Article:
05 November 2007

Just to Tide You Over

I have several posts in me, but haven't had the time or energy to write them, but I promise I will do so soon. In the meantime, let me share this small Charis anecdote:

As part of our construction project, we have acquired and installed a new steel exterior door. This is cause for much celebration, because the door that formerly separated us from the cruel outside world was a flimsy door that was never meant for use as an exterior door. We did have a steel door, once upon a time, but that was before the demolition, so it has been some time since we've been able to enjoy the peace of mind a good, strong door provides. Even after the new door was installed, we did not lock it--we had no keys. A small complicating factor, right? So I continued to lock the interior door, and life continued as normal. But then Abe replaced the knobs and deadlocks (for which we did have keys) and, without notifying me, removed the old house key from my keyring and replaced it with the key to the new door.

So shortly thereafter, I took the kids on an errand, locking the kitchen door as usual. When we returned, I breezed past the unlocked steel exterior door and stood at the kitchen door fumbling with my keys. I know it's here somewhere...my house key should be right here... I thought. Alas. It was not there. Because Abe had removed it, and it was sitting inside on the dishwasher. I did what any submissive wife would do and called my husband to yell at him. "Did you take my key without telling me? Did you TAKE it? And leave me with no key? NO KEY? HOW--HOW am I supposed to get into the house?"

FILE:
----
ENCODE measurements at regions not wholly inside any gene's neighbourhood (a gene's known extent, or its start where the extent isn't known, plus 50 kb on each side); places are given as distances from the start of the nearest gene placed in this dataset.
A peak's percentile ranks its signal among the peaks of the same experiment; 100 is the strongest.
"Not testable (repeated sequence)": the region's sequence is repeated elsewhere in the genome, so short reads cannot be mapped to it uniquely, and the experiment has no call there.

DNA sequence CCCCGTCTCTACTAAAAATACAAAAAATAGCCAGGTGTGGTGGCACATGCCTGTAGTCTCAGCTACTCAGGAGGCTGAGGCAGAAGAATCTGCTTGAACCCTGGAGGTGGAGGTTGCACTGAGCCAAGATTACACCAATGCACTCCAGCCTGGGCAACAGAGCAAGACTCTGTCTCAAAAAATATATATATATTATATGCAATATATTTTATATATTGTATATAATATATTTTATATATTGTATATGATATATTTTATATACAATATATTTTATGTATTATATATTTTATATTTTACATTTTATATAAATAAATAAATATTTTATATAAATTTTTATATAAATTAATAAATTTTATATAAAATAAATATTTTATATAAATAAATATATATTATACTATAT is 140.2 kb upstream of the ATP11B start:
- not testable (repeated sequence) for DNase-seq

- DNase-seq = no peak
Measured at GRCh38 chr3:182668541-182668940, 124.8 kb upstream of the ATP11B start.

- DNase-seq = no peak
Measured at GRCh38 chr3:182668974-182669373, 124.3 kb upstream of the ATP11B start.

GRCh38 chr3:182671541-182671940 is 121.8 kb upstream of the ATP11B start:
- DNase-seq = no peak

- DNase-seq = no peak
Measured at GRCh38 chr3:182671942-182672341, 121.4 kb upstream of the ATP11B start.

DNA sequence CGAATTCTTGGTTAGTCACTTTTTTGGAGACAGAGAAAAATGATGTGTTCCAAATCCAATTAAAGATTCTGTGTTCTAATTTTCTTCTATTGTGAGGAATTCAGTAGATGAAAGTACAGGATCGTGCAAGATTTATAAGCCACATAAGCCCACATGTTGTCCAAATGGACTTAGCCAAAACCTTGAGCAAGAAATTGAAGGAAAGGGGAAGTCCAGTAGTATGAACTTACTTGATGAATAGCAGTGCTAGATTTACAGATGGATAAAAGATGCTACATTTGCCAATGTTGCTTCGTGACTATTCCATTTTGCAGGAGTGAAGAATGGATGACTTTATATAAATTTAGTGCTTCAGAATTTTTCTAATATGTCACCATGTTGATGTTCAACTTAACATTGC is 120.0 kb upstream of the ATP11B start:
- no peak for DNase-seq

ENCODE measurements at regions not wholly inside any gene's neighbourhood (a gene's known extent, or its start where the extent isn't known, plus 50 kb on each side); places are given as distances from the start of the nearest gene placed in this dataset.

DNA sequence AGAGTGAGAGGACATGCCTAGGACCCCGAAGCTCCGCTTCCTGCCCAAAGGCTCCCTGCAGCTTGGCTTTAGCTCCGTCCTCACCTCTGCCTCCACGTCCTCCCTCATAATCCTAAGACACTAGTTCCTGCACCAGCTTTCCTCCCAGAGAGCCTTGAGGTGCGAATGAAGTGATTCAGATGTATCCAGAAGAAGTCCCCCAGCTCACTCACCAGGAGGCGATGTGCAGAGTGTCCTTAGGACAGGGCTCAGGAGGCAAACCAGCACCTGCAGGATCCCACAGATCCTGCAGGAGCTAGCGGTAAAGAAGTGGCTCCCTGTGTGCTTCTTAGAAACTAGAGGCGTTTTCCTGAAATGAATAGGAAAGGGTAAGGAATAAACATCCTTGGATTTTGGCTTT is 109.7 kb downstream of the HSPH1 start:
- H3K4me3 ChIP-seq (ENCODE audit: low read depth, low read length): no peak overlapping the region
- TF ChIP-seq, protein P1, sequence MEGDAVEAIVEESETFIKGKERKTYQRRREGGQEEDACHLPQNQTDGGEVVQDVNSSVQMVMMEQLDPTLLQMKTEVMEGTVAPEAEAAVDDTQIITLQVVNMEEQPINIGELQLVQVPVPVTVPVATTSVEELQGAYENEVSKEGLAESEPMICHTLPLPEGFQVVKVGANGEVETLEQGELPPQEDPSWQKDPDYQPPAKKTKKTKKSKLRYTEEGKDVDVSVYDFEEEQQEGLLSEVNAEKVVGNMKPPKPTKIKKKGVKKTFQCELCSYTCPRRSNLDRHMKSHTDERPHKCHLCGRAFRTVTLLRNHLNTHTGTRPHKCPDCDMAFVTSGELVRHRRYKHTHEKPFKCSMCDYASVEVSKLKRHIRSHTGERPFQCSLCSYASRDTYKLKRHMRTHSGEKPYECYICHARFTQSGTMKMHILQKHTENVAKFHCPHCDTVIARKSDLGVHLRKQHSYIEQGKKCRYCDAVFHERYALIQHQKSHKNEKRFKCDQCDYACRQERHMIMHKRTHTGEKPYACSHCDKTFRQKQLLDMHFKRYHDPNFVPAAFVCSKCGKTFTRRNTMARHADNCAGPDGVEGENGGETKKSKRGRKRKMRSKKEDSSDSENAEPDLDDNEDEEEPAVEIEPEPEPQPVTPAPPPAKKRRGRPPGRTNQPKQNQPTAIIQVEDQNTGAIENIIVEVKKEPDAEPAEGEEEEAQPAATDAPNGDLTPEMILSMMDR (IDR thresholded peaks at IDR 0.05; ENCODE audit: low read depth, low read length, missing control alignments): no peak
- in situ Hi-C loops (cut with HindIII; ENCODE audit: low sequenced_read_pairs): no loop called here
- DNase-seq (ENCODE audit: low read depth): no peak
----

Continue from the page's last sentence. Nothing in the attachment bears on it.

He mumbled something about forgetting to tell me he had exchanged keys and how he had decided we weren't going to lock that interior door anymore.

"Well, what am I supposed to do? You know what? I am coming to your work to get a house key. We'll be there in 10 minutes." I said.

"You can't," he replied. "I don't have a key to that door anymore." He paused. "You could kick in the door, I guess."

I dropped the phone like a hot potato, I was so angry. Then, with my children watching in horror, I channeled that anger began kicking the door. It took me about 10 tries before the wood around the lockset finally splintered and I kicked the door in.

Now we really don't need keys for that thing anymore.

Several days later, the kids and I were returning home from the library. I had obediently locked the steel door and left the kitchen door unlocked. I unlocked the door and Charis went in first, with Judah and I trailing behind collecting library books from the car. We arrived inside to find Charis standing at the kitchen door, kicking it furiously.

"Mama, this door will NOT open!" She said.

And even now, if she makes it to the door before I do, she doesn't try the knob. Oh, no. She just kicks it. I may have scarred her for life, but at least she will never be locked out of the house.

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